In our monthly column, “Cider Loves Food,” contributor Meredith Collins (blogger extraordinaire at Along Came a Cider) is looking at different cuisines and finding the perfect ciders to help take your meals to the next level.
When I don’t feel like cooking, one of my go-to dinner solutions is sushi and Japanese food. This cuisine makes for some great cider pairing, because the levels of intensity are easy to match between different ingredients and different ciders. And, as always, cider’s acidity serves as a brilliant driver for food flavors.
I love Japanese food, but I’m no expert. My expertise is cider, and I’d like to think I have something to offer in terms of pairing principles as well. But for this topic, I wanted to consult someone more familiar with Japanese food. Of course, my first thought was Lee Reeve, the brain behind InCider Japan, Japan’s only bilingual cider magazine.
When I asked Reeve about pairing cider with Japanese food, here’s what he had to say:
“What’s exciting about pairing ciders with Japanese food is much of the cuisine here is regional, so there’s always something new to find and try. Recently, I discovered a local pickled dish that pairs amazingly with dry ciders. Also, wasabi-complimented vegetables go great with other ciders. What I try to look for are very simple dishes or foods that might seem unimpressive, and then bring them to everyone’s attention with cider. Conversely, most Japanese ciders tend to be extremely dry with little apple character, so I also look for Japanese ingredients that complement or contrast with heavier apple-body ciders.”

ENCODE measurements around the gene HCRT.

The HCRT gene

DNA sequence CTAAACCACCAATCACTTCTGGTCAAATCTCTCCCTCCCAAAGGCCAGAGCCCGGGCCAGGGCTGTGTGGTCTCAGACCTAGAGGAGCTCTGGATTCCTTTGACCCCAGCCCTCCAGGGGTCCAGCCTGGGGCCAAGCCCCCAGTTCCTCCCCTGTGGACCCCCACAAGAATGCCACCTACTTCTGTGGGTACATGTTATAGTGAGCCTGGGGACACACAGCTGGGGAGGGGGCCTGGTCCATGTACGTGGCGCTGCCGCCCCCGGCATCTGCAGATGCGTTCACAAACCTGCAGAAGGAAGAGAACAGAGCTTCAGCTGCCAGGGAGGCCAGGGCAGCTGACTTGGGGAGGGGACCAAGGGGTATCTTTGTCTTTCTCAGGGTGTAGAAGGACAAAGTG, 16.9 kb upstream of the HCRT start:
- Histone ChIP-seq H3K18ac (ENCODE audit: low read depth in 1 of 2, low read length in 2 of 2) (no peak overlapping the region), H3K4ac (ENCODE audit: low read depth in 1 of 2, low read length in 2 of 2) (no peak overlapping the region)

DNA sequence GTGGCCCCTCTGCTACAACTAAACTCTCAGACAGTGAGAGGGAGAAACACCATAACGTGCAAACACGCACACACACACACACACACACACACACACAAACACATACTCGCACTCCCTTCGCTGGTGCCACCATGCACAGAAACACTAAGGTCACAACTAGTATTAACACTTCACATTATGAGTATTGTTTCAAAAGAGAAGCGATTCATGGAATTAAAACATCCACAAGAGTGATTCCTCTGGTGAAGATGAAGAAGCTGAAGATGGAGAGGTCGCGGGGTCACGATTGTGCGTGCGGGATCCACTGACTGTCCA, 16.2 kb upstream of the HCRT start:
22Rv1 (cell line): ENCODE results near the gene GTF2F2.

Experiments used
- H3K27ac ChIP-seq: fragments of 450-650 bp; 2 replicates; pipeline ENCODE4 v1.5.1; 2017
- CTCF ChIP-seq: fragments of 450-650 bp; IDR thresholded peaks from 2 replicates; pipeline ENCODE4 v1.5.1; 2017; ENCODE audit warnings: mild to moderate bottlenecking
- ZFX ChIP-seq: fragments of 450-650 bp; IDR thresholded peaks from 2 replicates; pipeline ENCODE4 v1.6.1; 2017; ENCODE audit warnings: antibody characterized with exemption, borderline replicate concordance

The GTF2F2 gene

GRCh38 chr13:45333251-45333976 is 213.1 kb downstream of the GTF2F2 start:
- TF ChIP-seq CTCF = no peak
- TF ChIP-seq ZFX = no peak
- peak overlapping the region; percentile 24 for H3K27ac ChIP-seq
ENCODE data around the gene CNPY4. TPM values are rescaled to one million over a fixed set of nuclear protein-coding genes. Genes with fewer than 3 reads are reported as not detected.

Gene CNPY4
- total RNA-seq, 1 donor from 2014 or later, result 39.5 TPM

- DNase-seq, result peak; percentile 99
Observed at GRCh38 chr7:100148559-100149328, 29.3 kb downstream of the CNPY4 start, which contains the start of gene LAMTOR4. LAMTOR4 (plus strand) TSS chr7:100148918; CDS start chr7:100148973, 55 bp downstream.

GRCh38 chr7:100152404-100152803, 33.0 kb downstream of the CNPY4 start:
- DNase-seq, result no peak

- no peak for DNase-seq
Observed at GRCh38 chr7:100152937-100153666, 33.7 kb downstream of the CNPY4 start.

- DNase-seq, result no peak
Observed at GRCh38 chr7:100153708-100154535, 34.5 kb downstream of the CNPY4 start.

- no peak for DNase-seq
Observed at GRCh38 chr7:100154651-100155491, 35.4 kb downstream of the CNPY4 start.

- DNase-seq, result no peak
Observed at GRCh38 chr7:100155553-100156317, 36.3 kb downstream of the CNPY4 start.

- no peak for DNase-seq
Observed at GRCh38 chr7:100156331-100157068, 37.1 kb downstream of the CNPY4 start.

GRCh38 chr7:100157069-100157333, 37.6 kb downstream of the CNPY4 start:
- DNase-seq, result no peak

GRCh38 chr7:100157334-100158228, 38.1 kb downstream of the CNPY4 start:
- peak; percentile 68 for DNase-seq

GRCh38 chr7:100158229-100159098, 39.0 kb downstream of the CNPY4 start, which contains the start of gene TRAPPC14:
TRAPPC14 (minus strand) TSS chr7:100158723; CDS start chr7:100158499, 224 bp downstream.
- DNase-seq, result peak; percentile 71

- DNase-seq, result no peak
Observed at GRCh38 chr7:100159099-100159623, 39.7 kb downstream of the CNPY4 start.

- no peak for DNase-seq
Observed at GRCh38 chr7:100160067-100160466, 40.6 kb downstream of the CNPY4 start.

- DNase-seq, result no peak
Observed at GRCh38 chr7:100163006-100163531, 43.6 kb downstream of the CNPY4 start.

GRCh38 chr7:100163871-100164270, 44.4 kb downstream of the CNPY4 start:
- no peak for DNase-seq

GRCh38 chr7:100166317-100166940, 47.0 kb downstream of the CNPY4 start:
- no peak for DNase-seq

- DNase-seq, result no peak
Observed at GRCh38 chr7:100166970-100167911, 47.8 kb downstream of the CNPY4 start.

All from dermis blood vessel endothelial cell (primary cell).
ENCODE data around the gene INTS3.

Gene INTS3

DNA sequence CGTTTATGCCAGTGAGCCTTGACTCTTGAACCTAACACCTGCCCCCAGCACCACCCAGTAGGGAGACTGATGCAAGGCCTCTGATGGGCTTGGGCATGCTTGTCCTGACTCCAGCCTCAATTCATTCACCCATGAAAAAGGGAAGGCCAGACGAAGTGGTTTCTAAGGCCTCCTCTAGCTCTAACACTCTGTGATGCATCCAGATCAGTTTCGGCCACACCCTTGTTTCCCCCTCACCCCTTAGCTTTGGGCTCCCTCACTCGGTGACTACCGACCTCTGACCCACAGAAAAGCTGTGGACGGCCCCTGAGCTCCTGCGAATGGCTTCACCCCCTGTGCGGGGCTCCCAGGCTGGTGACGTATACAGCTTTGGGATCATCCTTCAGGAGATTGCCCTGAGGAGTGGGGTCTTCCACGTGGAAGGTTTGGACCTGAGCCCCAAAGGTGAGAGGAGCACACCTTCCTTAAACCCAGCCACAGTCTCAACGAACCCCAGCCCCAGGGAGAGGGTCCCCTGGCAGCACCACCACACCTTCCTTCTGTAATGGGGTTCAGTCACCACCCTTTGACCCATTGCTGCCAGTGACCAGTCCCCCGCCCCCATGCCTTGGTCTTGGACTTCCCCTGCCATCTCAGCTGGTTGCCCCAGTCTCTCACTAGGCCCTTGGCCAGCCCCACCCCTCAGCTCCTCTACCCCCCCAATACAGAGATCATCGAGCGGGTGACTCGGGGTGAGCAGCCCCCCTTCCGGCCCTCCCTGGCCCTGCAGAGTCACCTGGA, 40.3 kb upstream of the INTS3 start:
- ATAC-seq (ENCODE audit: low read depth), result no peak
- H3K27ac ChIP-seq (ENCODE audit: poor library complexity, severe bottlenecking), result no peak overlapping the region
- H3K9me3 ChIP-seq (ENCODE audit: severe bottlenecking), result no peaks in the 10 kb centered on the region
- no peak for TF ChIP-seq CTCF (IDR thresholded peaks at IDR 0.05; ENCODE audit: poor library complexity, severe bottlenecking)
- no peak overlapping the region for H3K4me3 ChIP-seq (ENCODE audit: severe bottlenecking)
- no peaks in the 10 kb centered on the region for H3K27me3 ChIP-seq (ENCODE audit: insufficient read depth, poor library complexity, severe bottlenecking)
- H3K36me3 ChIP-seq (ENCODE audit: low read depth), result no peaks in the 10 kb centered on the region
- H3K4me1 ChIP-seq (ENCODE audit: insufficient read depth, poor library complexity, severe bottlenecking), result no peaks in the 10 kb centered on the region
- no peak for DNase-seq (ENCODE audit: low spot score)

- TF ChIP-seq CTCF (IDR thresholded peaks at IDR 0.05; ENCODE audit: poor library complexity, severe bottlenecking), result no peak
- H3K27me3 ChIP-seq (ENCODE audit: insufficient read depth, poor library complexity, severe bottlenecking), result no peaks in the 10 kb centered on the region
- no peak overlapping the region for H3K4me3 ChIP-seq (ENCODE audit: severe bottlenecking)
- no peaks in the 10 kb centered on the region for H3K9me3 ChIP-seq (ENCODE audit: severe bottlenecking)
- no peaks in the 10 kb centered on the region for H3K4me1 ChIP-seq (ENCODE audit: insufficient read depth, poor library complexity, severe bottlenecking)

Reeve is also extremely active spreading the word about cider through events and social media. You can find him on Instagram as @inciderjapan.
Here are a few of my own recommendations, based on some of my favorite Japanese dishes to either order at restaurants or make at home.
For anyone who has wondered about the brilliant green pods served as appetizers at many Japanese restaurants, they are edamame: young soybeans either boiled in salt water or steamed and then salted at the table. People shell them and eat them immediately, an interactive communal starter that makes for excellent conversational accompaniment. Edamame flavor is green, grassy, herbal and mild. In terms of cider, this makes edamame very flexible to pair.